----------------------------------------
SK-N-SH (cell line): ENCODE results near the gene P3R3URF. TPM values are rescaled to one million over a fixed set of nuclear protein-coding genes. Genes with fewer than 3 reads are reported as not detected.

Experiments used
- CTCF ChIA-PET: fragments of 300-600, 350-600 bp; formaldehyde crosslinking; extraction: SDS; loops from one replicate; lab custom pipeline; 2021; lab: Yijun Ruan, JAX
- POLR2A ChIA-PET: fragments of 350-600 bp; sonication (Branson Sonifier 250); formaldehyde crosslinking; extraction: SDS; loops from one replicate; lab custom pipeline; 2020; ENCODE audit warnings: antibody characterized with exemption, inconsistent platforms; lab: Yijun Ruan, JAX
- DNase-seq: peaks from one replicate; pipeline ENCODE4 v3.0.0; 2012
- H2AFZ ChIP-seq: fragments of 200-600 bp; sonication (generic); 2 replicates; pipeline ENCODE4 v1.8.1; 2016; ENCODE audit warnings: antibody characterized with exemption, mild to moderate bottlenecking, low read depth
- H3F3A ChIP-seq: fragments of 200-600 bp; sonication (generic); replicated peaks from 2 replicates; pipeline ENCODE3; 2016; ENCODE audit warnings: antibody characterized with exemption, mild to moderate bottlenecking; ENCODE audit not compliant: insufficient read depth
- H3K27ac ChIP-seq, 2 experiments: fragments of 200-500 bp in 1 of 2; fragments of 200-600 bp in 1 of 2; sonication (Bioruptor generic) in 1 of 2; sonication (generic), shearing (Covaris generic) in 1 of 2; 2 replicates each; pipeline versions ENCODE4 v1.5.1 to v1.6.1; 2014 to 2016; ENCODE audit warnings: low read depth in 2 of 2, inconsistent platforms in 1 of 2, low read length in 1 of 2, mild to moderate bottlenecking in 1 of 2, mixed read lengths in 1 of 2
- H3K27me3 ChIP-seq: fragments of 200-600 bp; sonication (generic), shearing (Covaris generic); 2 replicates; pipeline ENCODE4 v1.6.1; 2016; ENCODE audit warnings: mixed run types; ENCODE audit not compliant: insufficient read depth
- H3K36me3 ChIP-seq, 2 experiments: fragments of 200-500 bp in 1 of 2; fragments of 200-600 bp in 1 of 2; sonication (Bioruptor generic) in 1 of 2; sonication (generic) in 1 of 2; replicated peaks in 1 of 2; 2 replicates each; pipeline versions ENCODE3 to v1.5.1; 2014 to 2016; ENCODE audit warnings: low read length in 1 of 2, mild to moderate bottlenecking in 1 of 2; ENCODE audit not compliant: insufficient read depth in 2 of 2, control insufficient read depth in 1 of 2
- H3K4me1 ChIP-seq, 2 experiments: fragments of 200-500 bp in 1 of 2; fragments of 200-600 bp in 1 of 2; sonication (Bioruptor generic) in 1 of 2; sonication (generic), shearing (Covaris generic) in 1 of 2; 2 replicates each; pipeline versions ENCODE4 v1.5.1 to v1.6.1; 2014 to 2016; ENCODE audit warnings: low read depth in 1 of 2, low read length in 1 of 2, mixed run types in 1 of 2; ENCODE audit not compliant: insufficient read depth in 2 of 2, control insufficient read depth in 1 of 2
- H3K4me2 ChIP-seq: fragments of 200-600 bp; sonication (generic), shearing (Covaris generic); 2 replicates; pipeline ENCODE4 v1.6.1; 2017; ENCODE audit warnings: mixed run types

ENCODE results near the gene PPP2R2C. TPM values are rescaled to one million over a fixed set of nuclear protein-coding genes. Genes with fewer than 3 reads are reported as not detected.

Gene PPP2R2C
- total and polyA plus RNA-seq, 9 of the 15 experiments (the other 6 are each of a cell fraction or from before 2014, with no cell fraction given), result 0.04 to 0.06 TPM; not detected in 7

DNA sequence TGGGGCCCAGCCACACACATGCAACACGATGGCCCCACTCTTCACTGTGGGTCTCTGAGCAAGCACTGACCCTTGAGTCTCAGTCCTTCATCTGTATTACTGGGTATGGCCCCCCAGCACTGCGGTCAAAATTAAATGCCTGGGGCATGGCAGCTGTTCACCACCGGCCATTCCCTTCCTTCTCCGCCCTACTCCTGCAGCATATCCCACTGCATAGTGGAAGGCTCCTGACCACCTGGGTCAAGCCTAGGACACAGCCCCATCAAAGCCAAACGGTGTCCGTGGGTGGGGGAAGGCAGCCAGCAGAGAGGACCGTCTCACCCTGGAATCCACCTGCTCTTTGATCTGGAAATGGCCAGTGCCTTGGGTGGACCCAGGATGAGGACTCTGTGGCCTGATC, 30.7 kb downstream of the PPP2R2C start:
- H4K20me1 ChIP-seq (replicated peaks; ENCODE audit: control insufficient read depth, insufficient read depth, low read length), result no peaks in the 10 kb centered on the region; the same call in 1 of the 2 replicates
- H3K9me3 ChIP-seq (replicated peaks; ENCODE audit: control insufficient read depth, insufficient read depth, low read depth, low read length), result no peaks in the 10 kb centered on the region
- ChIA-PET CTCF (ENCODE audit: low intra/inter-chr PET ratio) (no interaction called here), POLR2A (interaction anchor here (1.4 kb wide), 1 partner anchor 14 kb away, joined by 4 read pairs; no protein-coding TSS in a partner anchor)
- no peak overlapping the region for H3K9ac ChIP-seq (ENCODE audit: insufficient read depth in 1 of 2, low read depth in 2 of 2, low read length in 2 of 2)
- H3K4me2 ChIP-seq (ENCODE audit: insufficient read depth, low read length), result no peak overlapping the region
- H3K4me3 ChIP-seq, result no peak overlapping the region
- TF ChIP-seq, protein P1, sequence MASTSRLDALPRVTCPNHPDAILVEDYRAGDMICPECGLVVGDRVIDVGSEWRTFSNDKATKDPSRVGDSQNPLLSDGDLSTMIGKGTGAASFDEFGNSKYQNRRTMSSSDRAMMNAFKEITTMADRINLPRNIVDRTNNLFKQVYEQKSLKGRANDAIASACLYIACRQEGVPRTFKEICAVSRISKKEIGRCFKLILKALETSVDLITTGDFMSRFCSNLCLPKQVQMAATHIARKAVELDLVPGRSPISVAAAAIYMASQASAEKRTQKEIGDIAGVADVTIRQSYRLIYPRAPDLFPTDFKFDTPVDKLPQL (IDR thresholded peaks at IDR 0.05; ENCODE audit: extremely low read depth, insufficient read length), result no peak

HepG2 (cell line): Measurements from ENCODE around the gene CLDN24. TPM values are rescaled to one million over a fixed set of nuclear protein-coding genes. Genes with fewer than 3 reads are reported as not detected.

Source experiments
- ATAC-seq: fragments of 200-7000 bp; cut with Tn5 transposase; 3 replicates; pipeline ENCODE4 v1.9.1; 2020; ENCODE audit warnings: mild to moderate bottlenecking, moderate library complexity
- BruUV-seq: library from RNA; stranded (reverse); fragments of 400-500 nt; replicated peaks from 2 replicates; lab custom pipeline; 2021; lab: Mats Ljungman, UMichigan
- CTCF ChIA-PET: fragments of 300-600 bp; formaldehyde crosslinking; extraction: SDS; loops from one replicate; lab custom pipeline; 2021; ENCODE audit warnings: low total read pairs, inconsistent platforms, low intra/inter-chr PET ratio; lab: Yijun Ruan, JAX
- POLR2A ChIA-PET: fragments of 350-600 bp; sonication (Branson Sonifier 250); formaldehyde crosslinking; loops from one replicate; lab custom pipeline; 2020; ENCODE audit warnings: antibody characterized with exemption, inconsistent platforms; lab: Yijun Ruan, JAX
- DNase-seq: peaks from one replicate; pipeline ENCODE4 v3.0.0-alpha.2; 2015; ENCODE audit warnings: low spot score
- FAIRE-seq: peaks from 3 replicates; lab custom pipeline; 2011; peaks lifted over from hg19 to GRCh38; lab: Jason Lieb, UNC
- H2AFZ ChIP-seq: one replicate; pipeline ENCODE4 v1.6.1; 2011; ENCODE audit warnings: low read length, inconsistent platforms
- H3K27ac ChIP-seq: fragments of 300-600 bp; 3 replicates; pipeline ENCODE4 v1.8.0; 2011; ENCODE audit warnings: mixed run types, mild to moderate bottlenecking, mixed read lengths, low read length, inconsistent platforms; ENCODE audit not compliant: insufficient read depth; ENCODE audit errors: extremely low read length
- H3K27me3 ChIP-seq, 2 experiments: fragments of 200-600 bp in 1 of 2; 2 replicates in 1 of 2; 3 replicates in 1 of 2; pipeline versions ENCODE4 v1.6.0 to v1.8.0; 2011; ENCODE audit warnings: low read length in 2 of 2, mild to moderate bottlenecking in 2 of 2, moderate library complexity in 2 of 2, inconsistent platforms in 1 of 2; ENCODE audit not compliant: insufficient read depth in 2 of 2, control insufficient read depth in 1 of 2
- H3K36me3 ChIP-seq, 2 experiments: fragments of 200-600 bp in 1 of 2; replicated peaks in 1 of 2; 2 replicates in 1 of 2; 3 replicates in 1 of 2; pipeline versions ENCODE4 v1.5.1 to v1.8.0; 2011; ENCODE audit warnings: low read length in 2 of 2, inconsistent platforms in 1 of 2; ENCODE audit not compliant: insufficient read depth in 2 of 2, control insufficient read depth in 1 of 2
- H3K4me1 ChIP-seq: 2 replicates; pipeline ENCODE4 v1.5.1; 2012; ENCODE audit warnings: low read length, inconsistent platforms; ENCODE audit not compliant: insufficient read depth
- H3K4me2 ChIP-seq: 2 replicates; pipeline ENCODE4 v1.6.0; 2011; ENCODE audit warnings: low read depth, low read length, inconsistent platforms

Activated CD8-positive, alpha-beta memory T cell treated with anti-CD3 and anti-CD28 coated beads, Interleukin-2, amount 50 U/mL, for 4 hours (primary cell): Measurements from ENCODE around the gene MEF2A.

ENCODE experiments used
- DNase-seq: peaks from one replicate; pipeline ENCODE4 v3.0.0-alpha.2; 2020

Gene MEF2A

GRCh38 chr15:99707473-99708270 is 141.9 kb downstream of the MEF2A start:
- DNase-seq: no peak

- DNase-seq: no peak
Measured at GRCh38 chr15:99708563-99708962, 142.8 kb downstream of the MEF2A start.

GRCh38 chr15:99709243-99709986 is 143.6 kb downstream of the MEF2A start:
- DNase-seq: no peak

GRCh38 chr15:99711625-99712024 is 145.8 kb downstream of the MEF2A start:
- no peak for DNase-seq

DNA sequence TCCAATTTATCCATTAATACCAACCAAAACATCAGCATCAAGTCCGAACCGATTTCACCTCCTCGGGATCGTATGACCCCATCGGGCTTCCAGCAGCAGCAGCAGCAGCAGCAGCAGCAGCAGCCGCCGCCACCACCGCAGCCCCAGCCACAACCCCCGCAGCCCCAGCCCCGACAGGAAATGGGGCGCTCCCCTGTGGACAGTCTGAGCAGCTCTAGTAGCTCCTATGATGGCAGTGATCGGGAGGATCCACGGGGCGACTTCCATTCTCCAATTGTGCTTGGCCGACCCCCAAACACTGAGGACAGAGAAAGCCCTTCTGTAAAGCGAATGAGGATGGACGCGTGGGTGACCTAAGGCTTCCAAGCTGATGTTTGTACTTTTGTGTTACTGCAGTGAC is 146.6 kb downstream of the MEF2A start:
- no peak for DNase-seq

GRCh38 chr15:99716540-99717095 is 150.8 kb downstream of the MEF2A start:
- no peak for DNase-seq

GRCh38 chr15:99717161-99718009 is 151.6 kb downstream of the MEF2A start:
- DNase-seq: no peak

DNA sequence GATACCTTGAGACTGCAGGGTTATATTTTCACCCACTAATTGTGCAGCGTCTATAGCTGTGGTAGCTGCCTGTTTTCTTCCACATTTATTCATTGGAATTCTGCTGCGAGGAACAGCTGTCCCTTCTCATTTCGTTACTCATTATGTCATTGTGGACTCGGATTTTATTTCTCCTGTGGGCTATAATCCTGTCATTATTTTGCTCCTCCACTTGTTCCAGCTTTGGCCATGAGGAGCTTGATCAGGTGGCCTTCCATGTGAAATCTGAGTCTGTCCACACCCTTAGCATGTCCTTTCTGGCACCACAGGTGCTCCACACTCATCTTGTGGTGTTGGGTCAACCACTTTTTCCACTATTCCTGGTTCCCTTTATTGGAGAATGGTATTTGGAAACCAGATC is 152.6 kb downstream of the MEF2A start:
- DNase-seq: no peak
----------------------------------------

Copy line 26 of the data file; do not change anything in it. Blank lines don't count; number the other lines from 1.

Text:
- ATAC-seq: fragments of 200-7000 bp; cut with Tn5 transposase; 3 replicates; pipeline ENCODE4 v1.9.1; 2020; ENCODE audit warnings: mild to moderate bottlenecking, moderate library complexity